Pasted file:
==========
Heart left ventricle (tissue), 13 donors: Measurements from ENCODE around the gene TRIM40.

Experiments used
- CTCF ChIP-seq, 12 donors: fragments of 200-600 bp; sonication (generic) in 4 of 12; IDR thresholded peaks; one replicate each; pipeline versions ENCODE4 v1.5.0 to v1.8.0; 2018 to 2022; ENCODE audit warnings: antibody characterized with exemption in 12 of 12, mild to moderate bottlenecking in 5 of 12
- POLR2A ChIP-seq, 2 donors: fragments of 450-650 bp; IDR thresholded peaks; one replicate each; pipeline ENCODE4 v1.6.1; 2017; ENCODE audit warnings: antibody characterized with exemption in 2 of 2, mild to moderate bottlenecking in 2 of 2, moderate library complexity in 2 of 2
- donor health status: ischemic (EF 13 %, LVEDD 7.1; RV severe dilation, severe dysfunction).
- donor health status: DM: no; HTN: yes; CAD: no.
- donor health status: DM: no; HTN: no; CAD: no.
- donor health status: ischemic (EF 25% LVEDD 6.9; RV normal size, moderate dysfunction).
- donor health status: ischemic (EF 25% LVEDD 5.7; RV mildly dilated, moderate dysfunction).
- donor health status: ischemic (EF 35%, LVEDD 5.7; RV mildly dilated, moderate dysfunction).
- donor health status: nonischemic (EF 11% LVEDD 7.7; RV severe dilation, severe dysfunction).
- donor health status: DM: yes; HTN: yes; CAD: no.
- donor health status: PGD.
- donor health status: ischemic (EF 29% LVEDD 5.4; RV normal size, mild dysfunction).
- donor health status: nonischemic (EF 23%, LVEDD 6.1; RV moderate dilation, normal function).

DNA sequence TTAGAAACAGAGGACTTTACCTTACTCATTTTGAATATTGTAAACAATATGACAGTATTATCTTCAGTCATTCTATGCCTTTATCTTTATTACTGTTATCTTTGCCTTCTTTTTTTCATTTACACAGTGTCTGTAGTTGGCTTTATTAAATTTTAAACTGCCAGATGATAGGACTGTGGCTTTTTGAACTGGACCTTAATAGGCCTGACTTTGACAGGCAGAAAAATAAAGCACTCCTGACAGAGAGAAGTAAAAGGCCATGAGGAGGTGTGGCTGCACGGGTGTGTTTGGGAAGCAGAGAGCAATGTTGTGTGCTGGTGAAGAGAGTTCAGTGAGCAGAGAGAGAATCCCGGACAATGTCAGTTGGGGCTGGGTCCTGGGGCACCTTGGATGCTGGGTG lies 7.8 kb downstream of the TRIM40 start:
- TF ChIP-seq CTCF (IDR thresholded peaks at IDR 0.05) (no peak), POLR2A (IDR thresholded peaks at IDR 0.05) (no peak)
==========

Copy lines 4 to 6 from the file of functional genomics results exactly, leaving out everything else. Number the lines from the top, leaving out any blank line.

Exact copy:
- POLR2A ChIP-seq, 2 donors: fragments of 450-650 bp; IDR thresholded peaks; one replicate each; pipeline ENCODE4 v1.6.1; 2017; ENCODE audit warnings: antibody characterized with exemption in 2 of 2, mild to moderate bottlenecking in 2 of 2, moderate library complexity in 2 of 2
- donor health status: ischemic (EF 13 %, LVEDD 7.1; RV severe dilation, severe dysfunction).
- donor health status: DM: no; HTN: yes; CAD: no.